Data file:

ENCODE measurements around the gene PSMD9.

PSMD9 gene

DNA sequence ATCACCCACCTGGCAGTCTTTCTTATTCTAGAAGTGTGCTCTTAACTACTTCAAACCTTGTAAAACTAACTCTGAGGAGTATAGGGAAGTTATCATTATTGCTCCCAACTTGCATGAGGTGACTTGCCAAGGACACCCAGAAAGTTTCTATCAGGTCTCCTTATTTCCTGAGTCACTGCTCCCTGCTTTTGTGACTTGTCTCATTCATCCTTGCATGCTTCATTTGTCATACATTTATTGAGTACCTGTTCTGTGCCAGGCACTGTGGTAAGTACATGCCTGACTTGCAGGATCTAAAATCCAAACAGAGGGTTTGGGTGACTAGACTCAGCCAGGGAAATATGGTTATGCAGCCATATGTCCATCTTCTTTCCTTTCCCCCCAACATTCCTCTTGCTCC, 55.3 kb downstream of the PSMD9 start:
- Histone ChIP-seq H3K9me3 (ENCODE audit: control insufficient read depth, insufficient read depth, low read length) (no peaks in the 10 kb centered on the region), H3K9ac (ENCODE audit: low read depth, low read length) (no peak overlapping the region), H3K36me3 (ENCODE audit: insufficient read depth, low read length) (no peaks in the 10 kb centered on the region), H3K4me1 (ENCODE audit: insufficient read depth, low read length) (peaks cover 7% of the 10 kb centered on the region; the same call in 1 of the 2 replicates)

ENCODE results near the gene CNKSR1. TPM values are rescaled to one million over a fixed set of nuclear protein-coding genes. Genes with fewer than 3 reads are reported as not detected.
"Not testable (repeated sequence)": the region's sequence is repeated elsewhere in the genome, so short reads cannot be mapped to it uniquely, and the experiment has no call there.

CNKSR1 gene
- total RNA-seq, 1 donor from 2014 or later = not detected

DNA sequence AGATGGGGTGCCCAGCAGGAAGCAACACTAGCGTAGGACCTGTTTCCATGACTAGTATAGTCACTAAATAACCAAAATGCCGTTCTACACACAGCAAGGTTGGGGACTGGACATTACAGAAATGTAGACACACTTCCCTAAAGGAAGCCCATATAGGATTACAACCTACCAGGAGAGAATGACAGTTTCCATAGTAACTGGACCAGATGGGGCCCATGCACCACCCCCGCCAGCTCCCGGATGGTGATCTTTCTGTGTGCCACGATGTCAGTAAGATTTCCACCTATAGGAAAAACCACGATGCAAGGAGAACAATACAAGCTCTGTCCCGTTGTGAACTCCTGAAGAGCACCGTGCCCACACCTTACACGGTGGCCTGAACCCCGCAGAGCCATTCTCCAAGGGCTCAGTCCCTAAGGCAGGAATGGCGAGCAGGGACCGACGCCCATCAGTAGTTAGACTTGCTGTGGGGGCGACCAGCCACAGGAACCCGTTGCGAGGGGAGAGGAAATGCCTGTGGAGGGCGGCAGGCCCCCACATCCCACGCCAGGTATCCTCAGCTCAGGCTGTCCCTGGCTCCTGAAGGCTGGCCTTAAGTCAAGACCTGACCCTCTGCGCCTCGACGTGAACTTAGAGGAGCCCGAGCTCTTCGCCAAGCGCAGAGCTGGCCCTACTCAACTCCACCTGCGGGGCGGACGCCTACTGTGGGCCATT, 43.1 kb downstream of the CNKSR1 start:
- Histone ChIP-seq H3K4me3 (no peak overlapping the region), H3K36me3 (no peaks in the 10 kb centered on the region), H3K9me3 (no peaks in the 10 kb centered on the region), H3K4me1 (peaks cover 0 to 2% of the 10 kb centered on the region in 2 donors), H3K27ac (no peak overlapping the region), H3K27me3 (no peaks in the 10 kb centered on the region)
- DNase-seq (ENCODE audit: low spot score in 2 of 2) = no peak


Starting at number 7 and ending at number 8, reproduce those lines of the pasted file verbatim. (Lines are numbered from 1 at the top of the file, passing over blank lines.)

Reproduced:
CNKSR1 gene
- total RNA-seq, 1 donor from 2014 or later = not detected